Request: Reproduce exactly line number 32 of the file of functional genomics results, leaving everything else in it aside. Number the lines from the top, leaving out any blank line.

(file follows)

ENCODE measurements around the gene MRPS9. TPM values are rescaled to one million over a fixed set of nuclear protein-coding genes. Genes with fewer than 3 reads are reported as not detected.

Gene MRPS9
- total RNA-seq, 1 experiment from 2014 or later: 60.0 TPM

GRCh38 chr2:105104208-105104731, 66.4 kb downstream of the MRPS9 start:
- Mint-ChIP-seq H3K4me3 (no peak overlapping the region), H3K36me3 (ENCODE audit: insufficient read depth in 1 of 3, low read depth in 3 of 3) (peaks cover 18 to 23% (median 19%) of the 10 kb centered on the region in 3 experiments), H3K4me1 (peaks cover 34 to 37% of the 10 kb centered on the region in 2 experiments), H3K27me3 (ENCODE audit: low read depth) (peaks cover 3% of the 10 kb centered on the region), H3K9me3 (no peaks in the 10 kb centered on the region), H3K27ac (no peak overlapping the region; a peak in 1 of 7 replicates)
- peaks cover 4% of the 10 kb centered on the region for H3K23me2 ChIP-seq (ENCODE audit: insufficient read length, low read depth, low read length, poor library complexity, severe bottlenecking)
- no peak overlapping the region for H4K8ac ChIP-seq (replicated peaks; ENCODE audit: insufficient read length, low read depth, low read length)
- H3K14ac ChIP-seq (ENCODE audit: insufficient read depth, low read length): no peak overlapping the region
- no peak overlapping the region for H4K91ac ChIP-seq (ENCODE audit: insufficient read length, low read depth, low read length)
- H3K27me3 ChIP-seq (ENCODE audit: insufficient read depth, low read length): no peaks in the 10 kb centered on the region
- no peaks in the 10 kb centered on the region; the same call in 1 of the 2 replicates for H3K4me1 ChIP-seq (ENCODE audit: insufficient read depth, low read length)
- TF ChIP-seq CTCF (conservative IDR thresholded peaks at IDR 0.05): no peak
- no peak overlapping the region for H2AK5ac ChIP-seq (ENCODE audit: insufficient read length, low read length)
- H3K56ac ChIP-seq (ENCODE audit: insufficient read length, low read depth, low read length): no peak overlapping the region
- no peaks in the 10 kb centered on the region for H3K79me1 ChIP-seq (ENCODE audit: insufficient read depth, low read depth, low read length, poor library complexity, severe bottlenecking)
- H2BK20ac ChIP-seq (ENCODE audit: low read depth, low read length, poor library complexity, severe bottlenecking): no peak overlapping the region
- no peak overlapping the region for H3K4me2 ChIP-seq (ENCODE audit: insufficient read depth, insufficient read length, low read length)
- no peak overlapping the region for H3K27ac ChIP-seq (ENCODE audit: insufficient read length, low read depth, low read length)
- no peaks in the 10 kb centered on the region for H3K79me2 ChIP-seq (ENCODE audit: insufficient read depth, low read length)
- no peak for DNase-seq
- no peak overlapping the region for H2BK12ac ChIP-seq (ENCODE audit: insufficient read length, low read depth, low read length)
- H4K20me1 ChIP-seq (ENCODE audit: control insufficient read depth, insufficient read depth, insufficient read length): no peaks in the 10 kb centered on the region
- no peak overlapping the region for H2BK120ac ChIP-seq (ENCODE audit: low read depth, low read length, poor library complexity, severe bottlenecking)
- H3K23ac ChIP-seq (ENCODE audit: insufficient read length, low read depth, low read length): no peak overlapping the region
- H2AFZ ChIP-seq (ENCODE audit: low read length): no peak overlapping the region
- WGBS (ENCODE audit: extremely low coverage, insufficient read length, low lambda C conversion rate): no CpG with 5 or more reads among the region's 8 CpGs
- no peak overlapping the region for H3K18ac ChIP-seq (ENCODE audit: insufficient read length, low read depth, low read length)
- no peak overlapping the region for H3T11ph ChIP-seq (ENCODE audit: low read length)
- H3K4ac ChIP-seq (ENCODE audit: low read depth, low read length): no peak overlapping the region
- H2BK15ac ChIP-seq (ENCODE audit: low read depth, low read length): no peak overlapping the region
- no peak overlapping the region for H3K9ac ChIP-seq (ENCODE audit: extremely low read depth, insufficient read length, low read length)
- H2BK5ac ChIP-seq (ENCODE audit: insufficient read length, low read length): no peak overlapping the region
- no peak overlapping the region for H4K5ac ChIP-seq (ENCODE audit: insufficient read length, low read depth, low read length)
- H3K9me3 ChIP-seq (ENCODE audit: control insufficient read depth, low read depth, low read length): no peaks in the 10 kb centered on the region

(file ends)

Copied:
- H2BK5ac ChIP-seq (ENCODE audit: insufficient read length, low read length): no peak overlapping the region